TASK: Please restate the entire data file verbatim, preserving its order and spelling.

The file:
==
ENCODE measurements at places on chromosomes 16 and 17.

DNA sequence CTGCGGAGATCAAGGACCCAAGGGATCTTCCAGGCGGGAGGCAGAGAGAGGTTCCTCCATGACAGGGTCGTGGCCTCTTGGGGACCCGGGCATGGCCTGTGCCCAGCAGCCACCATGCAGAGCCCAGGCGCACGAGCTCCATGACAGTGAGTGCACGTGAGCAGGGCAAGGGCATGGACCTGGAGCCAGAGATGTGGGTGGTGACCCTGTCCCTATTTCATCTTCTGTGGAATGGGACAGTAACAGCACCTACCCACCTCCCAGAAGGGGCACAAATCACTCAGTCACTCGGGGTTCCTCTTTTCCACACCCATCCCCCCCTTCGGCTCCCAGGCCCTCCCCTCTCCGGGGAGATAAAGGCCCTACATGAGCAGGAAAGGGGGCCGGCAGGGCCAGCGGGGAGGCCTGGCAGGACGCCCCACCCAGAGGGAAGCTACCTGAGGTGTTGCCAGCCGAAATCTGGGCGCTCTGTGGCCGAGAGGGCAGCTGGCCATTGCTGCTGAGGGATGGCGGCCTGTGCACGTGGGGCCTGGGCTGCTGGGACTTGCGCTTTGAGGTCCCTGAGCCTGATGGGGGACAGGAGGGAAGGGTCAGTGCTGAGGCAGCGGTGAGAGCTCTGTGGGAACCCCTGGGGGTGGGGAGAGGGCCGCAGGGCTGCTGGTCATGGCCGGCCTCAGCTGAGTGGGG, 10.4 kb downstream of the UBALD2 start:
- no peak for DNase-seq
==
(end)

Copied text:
ENCODE measurements at places on chromosomes 16 and 17.

DNA sequence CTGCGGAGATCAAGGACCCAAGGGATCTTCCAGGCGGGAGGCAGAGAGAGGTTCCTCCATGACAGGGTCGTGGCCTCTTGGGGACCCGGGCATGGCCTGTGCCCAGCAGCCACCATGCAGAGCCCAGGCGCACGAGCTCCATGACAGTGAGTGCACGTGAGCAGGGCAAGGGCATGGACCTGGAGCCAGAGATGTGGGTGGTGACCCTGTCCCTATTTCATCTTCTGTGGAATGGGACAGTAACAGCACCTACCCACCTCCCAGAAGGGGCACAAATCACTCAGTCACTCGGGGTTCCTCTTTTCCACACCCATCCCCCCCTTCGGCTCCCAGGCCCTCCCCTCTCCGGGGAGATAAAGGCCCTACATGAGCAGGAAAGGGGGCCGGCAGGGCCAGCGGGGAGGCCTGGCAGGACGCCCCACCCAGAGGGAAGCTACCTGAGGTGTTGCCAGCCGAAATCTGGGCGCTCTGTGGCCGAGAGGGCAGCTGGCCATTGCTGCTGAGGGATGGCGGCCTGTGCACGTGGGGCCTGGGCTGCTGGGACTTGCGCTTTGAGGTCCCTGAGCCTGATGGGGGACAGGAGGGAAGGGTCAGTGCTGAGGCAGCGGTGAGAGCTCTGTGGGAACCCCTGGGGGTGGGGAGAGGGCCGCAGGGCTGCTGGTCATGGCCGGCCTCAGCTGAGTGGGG, 10.4 kb downstream of the UBALD2 start:
- no peak for DNase-seq